Research Brief: Web-Based Student Processes at Community Colleges -- Removing Barriers to Access

William Erickson

Sharon Trerise

Camille Lee

Sara VanLooy

Susanne Bruyère

Cornell University

This research is supported by a Field-Initiated Development grant from the U.S. Department of Education National Institute on Disability and Rehabilitation Research (NIDRR) to Cornell University, Employment and Disability Institute entitled Web-based Student Processes at Community Colleges – Tools for Ensuring Accessibility (Grant No. H133G040255), Susanne M. Bruyère, Principal Investigator. The contents of this paper do not necessarily represent the policy of the Department of Education, and you should not assume endorsement by the Federal Government (Edgar, 75.620 (b)).


The Internet has become an integral part of our society. Web-based technology can open doors to education for students with disabilities, but inaccessible web sites can pose significant barriers to people who are blind or visually impaired, people who are deaf, people who have mobility impairments that limit their use of a mouse, and people with some types of learning disabilities or other cognitive impairments.

Community colleges are vital and committed providers of post-secondary education for students with disabilities and a crucial link to better employment opportunities. According to the American Association of Community Colleges (AACC), the 1,171 U.S. community colleges enroll 10.4 million students—accounting for 44% of all U.S. undergraduates. Nearly three quarters (71%) of all students with disabilities in public post secondary institutions are in two-year colleges.

Colleges and universities are making extensive use of the Internet for collecting admission and financial aid applications. Benefits from online application services are enjoyed by both the educational institution and the prospective student who applies online. It is vital that these sites are accessible to persons with disabilities.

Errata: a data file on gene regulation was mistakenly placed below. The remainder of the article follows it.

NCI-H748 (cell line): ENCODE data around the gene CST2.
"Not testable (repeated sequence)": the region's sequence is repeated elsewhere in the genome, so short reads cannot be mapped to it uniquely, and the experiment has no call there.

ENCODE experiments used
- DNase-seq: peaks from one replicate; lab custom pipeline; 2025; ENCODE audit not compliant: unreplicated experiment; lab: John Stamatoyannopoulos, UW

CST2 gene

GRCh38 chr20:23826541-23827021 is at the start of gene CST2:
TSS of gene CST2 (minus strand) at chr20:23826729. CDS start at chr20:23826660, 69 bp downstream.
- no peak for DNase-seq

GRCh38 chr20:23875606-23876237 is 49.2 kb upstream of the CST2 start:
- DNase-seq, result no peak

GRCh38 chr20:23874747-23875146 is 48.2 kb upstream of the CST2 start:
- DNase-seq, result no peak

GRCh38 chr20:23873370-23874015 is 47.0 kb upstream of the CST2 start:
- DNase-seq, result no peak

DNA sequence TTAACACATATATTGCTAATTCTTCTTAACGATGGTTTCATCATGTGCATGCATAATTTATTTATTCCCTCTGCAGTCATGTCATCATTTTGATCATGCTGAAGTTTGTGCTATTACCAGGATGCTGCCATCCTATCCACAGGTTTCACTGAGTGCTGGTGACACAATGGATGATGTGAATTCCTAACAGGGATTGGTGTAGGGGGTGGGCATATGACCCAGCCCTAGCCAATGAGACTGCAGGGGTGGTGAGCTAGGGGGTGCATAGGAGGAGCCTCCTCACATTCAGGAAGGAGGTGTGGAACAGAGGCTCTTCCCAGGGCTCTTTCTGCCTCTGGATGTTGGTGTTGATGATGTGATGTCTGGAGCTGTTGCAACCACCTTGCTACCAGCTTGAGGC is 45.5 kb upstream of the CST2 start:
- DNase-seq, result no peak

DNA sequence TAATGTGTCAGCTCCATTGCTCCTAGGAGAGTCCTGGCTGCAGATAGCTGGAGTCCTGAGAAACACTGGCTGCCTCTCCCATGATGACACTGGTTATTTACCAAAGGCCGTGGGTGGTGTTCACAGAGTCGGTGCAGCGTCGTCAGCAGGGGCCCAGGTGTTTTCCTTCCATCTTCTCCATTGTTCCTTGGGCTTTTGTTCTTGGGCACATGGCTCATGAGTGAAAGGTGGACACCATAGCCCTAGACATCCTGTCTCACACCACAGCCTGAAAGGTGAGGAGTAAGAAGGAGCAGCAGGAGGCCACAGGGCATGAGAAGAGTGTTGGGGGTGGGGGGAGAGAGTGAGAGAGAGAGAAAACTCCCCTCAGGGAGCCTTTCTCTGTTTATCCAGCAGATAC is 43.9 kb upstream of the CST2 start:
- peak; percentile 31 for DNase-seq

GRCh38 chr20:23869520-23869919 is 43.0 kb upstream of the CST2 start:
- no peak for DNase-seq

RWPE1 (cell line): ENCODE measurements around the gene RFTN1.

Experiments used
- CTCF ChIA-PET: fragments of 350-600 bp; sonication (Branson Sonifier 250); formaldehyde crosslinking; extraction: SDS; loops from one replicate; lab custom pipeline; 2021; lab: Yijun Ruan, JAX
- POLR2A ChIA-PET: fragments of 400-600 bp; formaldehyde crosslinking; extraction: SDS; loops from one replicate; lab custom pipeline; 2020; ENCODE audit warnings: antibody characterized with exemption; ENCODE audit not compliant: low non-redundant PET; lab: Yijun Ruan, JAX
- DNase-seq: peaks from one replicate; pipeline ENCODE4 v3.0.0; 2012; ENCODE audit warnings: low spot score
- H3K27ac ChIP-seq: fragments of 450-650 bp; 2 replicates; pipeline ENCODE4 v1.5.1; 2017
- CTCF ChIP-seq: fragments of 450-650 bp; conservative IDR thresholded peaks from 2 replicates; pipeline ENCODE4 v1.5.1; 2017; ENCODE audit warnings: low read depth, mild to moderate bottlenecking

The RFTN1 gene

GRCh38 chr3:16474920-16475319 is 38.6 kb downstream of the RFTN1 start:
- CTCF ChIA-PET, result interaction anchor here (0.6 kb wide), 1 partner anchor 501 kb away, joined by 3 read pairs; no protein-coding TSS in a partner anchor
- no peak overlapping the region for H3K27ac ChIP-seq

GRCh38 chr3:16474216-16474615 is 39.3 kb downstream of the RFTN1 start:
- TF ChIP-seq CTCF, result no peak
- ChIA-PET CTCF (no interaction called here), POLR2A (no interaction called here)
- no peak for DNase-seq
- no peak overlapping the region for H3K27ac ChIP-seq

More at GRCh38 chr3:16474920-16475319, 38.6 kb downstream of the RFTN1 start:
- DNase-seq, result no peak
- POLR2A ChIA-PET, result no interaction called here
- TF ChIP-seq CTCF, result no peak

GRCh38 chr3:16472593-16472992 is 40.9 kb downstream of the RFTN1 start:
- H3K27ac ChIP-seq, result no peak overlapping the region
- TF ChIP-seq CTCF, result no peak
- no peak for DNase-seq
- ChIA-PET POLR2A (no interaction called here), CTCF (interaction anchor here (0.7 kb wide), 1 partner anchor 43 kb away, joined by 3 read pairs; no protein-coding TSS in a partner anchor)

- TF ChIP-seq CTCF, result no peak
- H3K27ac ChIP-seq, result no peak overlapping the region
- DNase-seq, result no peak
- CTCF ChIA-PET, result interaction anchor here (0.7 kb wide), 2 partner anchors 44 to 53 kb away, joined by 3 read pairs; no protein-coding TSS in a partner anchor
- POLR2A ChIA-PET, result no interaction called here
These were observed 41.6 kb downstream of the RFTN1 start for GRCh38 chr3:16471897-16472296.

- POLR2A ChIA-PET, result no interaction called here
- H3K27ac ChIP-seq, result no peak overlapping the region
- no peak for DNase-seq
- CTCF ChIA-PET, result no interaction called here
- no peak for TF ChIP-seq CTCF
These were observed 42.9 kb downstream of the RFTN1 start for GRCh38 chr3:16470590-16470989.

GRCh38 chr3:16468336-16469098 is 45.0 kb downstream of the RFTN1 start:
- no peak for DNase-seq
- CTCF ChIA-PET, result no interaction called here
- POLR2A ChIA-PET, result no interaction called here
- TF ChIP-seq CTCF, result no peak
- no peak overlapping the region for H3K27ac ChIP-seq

Web pages that do not meet accessibility guidelines can create a significant and often insurmountable barrier to students with disabilities. Inaccessible web pages greatly increase the potential for discrimination against students with disabilities in situations where college admission and financial aid depend on student access to this function. It is imperative that web sites offering these services be made accessible so that students with disabilities are afforded the same benefits of online applications as their non-disabled peers.

Cornell University’s Employment and Disability Institute was funded by the U.S. Department of Education’s National Institute on Disability and Rehabilitation Research (NIDRR) to conduct a project with the following three objectives: 1) survey student services professionals at community colleges to examine the extent of use of the internet for providing services and the awareness of internet accessibility issues, 2) evaluate a sample of community college websites for accessibility and usability by students with and without disabilities, and 3) develop a toolkit for improving access to internet-based services at community colleges.

Internet Use by Community Colleges and Accessibility: A Student Services Survey

In June 2006 a survey was conducted of top Student Services personnel in 885 public and private 2-year degree-granting institutions. A total of 696 valid responses were received – an overall 79% response rate. The purpose of the survey was to collect information about college policies and practices regarding web accessibility and online student services.

The survey covered topics including the colleges’ use of the internet for providing 7 types of student services, awareness of web accessibility issues for students with disabilities, the existence of college policies and/or guidelines regarding web page design and accessibility, enrollment of students with and without disabilities, institutional barriers to creating accessible web sites, and resources that would be most helpful in addressing web accessibility issues at their college.

Approximately 93% of the responding colleges were public, with the remainder being private institutions. The student enrollment numbers of participating colleges varied in size, with 36% having less than 3,000 students, 44% having 3,000-9,999 students, and the remaining 20% being large colleges with more than 10,000 students enrolled. Slightly over half of the schools (57%) had a student diversity plan and about half (48%) of those with a plan included students with disabilities in the plan.

The number of students with disabilities served by the college was 335 on average, ranging to upwards of 5,000 credit students in one of the larger colleges surveyed. On average, approximately 5% of the students enrolled in the responding colleges had a disability.